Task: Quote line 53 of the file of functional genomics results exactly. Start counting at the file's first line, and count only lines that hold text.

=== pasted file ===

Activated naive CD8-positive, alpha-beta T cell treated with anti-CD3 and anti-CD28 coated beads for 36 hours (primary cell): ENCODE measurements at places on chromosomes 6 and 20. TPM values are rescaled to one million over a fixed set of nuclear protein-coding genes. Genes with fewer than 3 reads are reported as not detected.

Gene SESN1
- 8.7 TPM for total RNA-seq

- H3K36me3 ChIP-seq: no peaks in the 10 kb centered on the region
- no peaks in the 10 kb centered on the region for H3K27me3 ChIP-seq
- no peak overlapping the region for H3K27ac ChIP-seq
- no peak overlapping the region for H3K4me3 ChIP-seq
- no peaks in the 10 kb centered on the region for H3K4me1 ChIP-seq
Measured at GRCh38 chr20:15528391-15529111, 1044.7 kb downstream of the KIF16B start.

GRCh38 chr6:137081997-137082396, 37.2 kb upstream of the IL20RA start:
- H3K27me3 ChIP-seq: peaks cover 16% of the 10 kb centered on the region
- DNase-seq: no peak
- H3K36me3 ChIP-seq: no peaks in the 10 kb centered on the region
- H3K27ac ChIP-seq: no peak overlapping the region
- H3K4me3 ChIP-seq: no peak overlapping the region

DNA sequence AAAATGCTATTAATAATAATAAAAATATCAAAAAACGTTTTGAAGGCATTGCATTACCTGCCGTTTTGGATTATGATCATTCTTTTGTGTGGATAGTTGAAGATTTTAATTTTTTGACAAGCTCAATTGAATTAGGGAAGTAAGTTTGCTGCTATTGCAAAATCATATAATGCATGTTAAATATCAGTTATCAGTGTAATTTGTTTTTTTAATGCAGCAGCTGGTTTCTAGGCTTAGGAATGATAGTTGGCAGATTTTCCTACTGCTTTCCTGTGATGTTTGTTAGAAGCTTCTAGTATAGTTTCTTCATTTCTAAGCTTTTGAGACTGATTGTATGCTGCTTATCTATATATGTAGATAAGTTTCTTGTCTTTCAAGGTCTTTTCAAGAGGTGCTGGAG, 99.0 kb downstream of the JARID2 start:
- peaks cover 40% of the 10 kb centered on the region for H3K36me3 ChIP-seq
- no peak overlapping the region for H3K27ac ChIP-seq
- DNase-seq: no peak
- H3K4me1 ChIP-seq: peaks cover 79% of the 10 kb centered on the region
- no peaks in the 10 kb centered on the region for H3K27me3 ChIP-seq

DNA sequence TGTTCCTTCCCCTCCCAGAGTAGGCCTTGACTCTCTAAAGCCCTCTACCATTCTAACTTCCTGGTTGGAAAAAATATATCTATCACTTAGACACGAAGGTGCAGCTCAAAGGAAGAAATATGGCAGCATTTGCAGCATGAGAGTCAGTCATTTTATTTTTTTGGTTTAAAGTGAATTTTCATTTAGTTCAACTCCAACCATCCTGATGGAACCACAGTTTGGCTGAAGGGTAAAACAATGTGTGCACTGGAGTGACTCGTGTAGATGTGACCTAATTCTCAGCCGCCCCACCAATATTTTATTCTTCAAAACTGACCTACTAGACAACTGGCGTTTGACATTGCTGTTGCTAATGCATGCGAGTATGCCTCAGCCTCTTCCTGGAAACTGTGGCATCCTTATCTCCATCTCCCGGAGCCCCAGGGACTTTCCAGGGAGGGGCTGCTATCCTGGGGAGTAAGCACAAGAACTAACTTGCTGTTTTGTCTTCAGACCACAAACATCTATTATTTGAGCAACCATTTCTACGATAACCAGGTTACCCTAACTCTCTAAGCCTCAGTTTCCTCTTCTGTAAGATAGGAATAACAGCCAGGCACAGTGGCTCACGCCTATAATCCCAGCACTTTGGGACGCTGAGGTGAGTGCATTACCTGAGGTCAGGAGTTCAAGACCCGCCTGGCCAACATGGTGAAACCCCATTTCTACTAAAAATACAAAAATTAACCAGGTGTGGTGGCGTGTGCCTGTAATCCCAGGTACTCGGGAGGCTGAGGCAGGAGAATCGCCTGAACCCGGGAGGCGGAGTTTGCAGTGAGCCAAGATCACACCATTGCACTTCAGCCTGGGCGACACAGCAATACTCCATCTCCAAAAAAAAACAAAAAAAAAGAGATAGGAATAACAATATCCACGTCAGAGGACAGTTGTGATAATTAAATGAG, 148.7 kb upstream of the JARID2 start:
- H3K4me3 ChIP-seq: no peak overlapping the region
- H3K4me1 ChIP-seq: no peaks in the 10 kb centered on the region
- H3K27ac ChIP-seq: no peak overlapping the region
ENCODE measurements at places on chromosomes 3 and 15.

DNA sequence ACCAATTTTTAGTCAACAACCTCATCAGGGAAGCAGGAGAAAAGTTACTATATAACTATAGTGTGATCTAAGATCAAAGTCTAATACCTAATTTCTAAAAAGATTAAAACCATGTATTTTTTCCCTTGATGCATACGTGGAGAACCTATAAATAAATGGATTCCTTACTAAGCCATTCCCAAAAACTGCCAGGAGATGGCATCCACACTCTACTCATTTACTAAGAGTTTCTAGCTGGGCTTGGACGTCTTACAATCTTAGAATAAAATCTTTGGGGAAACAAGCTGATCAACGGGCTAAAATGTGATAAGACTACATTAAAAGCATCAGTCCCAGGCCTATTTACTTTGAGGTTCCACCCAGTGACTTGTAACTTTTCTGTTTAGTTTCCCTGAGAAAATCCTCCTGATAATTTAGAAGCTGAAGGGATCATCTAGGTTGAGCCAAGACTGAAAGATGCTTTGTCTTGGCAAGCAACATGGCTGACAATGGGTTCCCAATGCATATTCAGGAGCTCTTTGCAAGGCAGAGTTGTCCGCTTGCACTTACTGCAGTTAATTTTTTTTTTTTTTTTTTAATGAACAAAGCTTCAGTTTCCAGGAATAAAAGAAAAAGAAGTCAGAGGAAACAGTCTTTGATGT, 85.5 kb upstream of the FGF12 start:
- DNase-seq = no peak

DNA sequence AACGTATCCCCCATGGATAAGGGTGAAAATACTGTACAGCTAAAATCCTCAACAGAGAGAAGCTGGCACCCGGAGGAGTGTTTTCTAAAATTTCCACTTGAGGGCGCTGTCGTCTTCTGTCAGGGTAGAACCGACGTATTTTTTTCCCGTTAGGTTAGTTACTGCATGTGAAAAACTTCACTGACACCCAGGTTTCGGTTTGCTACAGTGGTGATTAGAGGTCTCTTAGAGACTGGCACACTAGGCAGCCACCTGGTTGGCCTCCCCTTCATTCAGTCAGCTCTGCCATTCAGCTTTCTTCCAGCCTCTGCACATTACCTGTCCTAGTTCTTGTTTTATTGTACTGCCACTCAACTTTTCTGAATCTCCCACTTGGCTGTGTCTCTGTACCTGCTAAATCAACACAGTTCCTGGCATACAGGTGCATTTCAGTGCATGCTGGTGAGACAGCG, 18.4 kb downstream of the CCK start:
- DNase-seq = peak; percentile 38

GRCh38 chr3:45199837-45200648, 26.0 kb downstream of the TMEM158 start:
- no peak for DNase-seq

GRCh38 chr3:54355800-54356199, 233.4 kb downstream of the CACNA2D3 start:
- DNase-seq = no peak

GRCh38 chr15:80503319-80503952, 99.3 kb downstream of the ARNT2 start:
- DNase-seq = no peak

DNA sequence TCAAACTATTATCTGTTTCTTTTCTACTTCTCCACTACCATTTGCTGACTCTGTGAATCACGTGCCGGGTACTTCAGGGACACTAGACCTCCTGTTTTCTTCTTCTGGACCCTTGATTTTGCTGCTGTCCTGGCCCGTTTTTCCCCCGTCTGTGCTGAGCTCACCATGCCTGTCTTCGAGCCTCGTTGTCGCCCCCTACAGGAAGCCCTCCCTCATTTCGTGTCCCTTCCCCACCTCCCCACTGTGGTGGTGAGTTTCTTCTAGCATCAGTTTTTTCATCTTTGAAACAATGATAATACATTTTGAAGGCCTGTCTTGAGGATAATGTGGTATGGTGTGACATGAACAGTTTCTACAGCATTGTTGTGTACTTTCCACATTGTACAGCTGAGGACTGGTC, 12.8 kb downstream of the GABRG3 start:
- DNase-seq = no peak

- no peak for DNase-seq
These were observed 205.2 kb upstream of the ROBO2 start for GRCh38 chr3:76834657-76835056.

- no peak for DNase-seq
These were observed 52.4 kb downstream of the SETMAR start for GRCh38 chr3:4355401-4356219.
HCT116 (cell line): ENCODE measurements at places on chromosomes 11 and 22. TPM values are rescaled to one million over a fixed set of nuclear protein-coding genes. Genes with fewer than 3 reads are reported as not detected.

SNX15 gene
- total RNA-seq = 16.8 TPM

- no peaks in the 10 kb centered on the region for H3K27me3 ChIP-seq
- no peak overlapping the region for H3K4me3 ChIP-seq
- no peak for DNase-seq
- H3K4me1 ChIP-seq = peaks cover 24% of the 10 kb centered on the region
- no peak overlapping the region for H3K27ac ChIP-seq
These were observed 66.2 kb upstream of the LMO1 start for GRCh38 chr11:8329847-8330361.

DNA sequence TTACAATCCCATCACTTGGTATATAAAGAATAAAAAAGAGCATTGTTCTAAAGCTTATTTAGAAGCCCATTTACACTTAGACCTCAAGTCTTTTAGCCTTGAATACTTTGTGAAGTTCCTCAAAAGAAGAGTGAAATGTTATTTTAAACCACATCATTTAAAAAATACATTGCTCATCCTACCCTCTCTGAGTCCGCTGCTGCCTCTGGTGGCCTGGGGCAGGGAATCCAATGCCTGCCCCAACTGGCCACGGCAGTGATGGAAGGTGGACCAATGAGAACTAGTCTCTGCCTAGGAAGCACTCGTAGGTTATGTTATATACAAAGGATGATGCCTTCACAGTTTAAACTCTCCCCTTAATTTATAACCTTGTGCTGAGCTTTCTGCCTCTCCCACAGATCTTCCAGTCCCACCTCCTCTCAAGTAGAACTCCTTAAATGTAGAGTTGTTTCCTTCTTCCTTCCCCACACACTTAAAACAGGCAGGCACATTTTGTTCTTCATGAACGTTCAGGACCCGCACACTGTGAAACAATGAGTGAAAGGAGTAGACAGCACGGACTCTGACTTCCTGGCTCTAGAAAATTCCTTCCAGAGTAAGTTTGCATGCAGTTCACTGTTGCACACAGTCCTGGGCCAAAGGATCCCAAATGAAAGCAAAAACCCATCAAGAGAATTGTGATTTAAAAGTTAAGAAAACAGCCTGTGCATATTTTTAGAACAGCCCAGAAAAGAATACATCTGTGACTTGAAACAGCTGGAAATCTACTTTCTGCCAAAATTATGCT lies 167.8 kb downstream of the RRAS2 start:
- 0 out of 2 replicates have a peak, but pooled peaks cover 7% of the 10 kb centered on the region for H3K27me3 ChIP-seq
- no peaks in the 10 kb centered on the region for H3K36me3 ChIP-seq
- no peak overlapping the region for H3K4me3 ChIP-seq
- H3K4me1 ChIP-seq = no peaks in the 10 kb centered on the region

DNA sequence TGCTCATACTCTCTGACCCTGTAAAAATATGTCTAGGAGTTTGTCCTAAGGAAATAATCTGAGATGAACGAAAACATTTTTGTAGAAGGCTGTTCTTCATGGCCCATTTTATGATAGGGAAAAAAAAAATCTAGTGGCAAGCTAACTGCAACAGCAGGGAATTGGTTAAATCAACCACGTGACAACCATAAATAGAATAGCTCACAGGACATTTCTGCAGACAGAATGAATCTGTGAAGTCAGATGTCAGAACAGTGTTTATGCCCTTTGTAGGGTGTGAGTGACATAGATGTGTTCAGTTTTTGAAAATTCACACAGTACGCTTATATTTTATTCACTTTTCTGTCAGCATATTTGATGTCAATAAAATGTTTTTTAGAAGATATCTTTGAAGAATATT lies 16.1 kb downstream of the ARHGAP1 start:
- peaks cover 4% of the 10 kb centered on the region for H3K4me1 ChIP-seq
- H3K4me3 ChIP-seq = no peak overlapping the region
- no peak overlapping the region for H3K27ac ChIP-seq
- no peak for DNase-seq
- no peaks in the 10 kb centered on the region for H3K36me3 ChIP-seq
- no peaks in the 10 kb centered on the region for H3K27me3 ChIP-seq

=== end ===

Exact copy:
- 0 out of 2 replicates have a peak, but pooled peaks cover 7% of the 10 kb centered on the region for H3K27me3 ChIP-seq